The Library of Legends
In 1937, Japan attacked Nanking and other regions on China’s east coast. The Chinese government ordered students and faculty at some universities to abandon their campuses and trek a thousand miles west and out of Japan’s reach. This fictionalized account of that saga follows nineteen-year-old Hu Lian and her schoolmates. Lian’s university library holds a priceless collection of folklore, called the Library of Legends, which students and faculty must also carry to safety.
After one terrible Japanese air raid, the journey begins. Travelling mostly at night and hiding in ditches, caves, old structures and forests in daylight, the caravan makes steady progress. Japan’s war machine is not the only menace. Chinese communists seek to undermine everything. Spies for Japan, the communists, and the brutal secret police lurk everywhere. An unsolved murder of one student communist organizer, and the arrests of another student and a faculty staff member spook Lian. She and her two companions flee their caravan.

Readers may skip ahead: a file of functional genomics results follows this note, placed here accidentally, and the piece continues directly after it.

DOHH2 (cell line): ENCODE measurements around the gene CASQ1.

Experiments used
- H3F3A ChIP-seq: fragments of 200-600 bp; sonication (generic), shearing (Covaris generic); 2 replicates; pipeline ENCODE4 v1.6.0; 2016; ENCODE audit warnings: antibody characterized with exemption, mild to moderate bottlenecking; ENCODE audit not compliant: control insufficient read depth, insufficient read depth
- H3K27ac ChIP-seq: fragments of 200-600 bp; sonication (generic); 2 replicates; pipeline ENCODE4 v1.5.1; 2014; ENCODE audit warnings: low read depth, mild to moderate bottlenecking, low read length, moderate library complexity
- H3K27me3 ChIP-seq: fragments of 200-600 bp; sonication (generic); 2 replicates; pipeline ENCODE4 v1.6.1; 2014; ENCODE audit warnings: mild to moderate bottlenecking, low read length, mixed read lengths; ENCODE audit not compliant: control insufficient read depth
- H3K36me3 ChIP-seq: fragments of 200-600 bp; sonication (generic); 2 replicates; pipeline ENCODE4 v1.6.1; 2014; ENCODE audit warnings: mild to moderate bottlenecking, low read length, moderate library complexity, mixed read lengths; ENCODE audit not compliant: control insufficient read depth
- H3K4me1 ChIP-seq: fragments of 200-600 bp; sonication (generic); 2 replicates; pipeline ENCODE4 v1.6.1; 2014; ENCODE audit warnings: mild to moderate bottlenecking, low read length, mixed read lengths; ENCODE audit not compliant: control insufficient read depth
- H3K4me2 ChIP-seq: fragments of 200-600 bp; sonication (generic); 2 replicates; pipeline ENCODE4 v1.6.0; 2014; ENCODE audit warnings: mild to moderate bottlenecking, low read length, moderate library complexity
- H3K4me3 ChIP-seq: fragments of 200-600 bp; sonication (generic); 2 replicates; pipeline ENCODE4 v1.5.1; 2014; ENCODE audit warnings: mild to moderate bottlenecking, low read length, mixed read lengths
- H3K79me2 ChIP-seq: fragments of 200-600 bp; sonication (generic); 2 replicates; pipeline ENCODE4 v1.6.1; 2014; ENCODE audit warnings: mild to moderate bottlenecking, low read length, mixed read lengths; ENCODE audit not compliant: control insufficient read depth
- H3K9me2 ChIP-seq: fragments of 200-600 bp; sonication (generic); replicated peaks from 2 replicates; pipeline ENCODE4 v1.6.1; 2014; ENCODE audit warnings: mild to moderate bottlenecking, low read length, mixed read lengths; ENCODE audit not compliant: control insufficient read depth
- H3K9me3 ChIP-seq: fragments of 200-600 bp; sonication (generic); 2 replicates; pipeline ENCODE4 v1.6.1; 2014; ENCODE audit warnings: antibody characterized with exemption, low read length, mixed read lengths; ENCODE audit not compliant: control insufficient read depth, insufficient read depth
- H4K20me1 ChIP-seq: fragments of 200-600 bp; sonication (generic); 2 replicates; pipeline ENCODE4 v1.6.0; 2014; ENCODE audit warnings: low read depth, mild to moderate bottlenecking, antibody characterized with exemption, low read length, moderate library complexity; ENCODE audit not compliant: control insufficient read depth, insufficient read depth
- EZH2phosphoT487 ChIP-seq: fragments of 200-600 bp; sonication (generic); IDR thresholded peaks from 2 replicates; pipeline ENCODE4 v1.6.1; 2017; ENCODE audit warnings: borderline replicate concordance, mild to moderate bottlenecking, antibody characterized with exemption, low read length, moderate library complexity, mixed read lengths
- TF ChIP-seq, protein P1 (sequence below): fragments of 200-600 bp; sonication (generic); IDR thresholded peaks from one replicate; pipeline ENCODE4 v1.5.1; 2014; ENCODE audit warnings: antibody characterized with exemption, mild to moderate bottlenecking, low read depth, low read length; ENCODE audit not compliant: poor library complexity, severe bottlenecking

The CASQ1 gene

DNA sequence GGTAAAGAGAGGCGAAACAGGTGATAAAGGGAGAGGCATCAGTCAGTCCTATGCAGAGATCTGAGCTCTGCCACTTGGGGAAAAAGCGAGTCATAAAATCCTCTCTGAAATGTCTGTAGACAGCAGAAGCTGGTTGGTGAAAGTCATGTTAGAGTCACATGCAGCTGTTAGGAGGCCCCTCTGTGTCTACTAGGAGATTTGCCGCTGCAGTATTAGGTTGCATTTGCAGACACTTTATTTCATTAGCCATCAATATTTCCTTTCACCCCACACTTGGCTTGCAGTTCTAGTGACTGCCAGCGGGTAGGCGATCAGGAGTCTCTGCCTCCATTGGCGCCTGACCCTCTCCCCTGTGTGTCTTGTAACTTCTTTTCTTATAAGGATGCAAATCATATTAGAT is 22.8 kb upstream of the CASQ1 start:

Layered into this real-life story are celestial beings. The senior faculty member communicates with and is guided by them. Lian’s two main companions are celestial characters come to earth.
Chang vividly portrays the deprivations and daily tragedies—soldiers with old rifles and no ammunition, babies dying or abandoned, untreated illnesses. The gulf between peasants and wealthy families is dramatic. Rail-thin poor people are infested by lice and live in filth, while the wealthy have multiple homes and modern luxuries, even in wartime. Occasional lapses into English jargon (“quite the coup”; “Flush… after cashing money”), incorrect use of the “mile” as a distance measure, too many story lines, and repetitive details will disappoint some readers. But overall, this is an interesting and honest account of a little-known part of history.